“We are not going to be building a system that is immediately out of date,” said Chris Miller, the new program’s executive officer at the Pentagon.
The recent massive data breach at the Office of Personnel Management, in which hackers stole sensitive identification and classification information of 25 million current and retired federal employees, drove home the need for powerful cybersecurity protections in the new health care software.
To ensure adequate cybersecurity, the three finalists were required to take the unusual step of divulging their systems’ weaknesses.
“We were asking for things they normally don’t provide (and) actually tell us where their vulnerabilities are,” Miller said.
The Pentagon plans to install the new system in three stages: internal testing; placement in eight Pacific Northwest locations by the end of 2016; and use at all 1,230 of its worldwide hospitals, clinics and expeditionary units over the course of seven years.
When the system is fully in place, the agency’s military and civilian employees will no longer have to carry folders and computer discs around the country and across the globe as they deploy to different bases.
About 205,000 Defense Department employees eventually will participate in training for running and using the electronics records system.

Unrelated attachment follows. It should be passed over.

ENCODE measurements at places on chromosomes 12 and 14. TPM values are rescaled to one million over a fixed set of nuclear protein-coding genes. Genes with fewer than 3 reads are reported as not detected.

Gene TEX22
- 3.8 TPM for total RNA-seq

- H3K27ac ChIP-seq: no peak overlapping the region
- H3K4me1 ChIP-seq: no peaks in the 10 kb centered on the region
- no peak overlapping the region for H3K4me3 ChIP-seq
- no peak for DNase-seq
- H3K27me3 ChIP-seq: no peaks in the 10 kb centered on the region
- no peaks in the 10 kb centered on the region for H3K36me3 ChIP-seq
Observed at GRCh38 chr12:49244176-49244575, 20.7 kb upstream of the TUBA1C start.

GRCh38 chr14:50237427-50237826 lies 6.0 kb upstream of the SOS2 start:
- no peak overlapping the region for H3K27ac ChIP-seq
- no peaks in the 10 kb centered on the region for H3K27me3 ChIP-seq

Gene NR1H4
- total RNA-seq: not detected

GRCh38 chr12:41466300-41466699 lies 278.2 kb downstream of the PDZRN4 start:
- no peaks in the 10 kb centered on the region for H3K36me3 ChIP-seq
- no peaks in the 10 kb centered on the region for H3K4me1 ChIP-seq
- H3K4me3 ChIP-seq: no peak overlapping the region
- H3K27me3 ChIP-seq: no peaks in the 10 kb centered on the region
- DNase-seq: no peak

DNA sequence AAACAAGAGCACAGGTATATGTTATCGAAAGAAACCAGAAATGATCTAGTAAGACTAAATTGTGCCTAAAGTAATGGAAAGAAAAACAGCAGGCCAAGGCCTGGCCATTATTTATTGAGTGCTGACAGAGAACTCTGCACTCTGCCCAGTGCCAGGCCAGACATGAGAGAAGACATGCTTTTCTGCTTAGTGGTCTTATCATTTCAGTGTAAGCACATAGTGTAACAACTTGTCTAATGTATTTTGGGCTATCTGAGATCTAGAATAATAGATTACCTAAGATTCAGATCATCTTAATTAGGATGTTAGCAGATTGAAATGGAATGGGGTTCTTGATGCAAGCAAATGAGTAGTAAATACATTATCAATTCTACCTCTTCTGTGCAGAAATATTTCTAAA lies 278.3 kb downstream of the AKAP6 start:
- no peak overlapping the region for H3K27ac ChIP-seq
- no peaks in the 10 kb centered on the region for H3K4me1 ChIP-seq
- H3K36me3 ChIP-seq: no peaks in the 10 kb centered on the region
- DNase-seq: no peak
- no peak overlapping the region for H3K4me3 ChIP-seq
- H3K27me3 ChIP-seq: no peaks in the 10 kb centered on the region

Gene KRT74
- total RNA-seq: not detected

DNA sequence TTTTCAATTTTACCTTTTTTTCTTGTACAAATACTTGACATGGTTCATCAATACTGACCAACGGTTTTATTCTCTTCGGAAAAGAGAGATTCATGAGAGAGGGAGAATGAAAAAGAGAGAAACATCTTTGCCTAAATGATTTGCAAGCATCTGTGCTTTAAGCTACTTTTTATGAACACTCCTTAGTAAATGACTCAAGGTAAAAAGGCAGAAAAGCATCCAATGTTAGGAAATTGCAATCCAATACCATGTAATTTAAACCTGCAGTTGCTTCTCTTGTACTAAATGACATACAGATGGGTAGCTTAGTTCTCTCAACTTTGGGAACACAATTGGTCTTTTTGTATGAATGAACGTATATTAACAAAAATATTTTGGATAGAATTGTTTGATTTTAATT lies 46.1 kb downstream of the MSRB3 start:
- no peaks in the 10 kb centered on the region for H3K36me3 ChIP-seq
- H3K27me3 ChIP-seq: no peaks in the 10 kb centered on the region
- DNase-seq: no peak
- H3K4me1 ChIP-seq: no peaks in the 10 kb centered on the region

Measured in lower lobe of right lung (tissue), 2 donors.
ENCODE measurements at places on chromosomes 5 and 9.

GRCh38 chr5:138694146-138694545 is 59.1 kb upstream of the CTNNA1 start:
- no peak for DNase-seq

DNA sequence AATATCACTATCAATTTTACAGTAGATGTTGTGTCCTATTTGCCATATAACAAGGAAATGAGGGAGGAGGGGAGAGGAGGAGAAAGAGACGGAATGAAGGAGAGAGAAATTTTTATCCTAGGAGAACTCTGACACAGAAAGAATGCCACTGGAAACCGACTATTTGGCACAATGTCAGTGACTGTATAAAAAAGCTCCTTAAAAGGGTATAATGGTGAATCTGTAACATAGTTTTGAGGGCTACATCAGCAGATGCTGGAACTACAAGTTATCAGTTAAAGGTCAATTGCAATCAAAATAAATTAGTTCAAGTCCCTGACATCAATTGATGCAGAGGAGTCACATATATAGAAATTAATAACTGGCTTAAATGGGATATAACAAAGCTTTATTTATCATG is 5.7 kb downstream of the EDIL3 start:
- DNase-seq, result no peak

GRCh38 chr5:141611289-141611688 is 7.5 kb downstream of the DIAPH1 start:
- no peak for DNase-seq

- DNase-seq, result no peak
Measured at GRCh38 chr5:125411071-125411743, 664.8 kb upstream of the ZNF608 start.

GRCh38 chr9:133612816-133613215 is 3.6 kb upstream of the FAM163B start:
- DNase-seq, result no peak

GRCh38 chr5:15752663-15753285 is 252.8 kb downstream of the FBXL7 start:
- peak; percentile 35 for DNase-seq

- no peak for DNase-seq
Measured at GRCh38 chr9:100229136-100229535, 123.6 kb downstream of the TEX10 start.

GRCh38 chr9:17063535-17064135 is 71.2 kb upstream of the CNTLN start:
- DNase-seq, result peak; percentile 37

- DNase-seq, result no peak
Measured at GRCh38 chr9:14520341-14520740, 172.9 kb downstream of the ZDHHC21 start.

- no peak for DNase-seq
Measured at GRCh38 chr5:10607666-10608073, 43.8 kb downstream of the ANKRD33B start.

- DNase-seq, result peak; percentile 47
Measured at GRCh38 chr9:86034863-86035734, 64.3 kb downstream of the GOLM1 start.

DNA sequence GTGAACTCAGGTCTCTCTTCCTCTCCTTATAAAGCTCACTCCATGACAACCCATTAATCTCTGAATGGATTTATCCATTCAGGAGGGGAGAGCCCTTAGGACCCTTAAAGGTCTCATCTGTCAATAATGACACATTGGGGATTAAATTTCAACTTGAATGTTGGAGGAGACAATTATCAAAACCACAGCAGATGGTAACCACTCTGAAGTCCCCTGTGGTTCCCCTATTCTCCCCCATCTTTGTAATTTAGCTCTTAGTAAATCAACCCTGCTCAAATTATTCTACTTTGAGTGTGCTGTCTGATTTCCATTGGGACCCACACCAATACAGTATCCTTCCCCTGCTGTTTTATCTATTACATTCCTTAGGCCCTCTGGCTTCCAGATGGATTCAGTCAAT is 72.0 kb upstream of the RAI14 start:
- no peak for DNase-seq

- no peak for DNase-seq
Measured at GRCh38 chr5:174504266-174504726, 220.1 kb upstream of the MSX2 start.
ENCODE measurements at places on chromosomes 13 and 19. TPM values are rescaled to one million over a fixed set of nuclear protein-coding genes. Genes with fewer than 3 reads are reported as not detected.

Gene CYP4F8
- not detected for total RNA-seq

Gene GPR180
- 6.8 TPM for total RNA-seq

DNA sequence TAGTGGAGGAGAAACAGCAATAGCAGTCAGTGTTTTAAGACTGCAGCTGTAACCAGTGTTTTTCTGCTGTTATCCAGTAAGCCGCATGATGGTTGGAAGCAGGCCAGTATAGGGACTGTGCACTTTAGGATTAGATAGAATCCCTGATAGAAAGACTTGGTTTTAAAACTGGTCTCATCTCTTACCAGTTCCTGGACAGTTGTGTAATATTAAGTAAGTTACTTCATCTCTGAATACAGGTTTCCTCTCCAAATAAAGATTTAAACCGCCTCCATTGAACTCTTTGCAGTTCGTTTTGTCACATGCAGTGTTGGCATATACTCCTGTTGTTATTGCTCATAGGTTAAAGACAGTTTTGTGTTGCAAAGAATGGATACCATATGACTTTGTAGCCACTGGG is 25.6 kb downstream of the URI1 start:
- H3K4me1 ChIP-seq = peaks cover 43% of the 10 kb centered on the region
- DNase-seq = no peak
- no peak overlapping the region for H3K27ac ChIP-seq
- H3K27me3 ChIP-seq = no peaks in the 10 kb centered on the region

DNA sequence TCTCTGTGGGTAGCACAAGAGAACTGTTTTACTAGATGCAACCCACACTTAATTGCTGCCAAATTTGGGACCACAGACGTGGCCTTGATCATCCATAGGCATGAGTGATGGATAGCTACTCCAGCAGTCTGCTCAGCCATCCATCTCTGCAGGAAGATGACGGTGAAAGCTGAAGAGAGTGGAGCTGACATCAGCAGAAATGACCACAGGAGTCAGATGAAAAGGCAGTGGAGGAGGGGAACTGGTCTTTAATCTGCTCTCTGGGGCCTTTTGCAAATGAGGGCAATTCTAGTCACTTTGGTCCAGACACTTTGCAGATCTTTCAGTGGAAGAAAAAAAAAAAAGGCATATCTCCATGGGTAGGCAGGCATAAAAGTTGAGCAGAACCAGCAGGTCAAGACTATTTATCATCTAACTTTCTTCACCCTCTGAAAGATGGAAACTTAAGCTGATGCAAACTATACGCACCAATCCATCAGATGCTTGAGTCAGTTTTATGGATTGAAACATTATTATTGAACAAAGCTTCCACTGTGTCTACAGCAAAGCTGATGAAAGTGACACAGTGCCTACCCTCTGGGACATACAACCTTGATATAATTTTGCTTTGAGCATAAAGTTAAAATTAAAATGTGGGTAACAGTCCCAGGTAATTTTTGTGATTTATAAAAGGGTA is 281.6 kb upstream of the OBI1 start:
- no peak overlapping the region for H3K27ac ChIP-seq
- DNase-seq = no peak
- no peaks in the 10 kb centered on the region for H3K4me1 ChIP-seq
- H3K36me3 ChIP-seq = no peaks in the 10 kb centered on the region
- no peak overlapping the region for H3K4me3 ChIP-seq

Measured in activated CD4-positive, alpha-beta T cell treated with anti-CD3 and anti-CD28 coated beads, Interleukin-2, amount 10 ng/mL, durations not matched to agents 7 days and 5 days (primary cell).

After the Pentagon put the contract out to bid last summer, six teams submitted proposals in October. The winning Cerner group was one of three finalists. The others were Epic, which teamed up with IBM, and Allscripts, which submitted a joint bid with with Computer Sciences Corp. and Hewlett-Packard.
“Competition has worked for us,” Kendall said. “We’re very happy with the result we’ve gotten. We ended up with three very vibrant and competitive offers.”
The three finalists’ market shares — the amount of other business they do — weren’t factors in selecting the winner, Kendall said.
Miller said a broad array of doctors, dentists, administrators, software experts, computer technicians and other advisers were consulted in choosing the Cerner team.
“We are global,” Miller said. “We have to operate in lots of different environments, so we will be making sure that this works in places like Afghanistan and Iraq, which are not the kinds of places these systems normally operate in.”
Miller said there will be an enormous amount of work to scan the tens of thousands of bills, records and other documents still used at Pentagon medical centers into the new system and make them interoperable with existing and future electronic documents.
But the eventual outcome, Miller said, will be a much more efficient military health care system.
“This is a unique opportunity for the Department of Defense to save money, to save time and most importantly to save lives,” he said.
The Star’s Mark Davis and Diane Stafford contributed to this report.
About the contract
Contract size: $4.3 billion, 10 years.
For what: Upgrading and unifying digital medical records of 9.5 million service members.
Number of facilities: 56 hospitals and hundreds of clinics in 16 countries.
The main loser: Epic, a Wisconsin-based health IT firm.